I gave Michelle my name and phone number and contact information and confirmed the last four digits of my wife’s SSN – which I was now doing for the third time in the course of the same phone call. Things went downhill. Michelle could not find my bill in her system – which they were “upgrading.” I suggested they call the Offshore Robot or Sherise or Donna, all of whom had no problem finding my bill.
Michelle was quiet. I pointed out that the charge was totally illegitimate – I hadn’t even been home to let a worker in – and that Donna had already said the charge would be removed; I wasn’t even sure why I was on the phone at this stage, wasting my own billable hours helping them troubleshoot their software and customer service systems free of charge. Michelle found my bill in the system and, apparently, wrangled a manager who was walking past. They had some sort of confab sotto voce. She indicated that she’d issued a refund.
At this stage I was a little lathered – I’d already wasted half an hour on this call alone; I had my own work to do. I asked Michelle to whom I should issue my invoice, fully expecting her to balk so that I could go on a rant about how I worked freelance, and it wasn’t like I was sitting in a cubicle somewhere wasting company time: The time I spend politely asking AT&T to stop picking my pocket is time I can’t bill out; it’s food off my table, heat from my house, and hours that need to be made up that night to keep on top of projects.
But I didn’t get a chance to do any of that, because Michelle quietly told me to include my invoice in the envelope with my next payment. So I did.
Christmas Comes Early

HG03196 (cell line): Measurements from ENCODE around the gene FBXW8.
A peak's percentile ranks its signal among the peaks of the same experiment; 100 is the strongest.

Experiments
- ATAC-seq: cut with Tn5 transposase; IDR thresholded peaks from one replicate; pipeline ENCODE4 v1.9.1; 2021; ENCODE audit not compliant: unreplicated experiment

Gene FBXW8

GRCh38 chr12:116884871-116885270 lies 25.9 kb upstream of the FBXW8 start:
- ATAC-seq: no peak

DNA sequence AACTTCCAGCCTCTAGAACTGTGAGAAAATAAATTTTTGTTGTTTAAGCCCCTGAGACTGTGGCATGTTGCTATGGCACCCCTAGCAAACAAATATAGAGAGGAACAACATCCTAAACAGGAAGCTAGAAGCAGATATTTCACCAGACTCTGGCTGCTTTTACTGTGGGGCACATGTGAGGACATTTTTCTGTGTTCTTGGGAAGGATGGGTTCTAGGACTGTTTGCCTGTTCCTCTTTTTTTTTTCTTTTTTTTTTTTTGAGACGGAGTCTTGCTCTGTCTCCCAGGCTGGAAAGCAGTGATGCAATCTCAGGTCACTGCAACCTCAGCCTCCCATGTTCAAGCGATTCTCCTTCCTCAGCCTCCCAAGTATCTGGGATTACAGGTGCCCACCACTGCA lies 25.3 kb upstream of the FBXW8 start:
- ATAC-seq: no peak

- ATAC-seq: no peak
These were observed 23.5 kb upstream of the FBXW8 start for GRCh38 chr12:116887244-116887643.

In December, I was a little let down that AT&T hadn’t paid my invoice. I was also infuriated to find that I was still being charged $60 for a service call that never happened – and which AT&T readily admitted was, at best, a strange fever-dream of their mid-upgrade computer system – plus a $7.57 late fee. Two days before Christmas, first thing in the morning, I called AT&T again, entered the voicemail, came out unscathed, where I spoke with “Sherika.”
Sherika leveled with me: She understood my frustration, but if I wanted to talk to anyone who could actually do anything, there was a two hour wait. Without screaming at all, I pointed out that was absolutely insane. She suggested that she could take my name and number (how is it that the phone company never has my number?), and that a manager would “return your call before 2 p.m. today.” Twelve hours later I hadn’t heard from AT&T and was about to leave town for a dozen days. I didn’t want the damn bill hanging over my head, so I paid the legitimate portion, and enclosed my invoice (again) and a letter explaining why my check was made out for less than their suggested payment.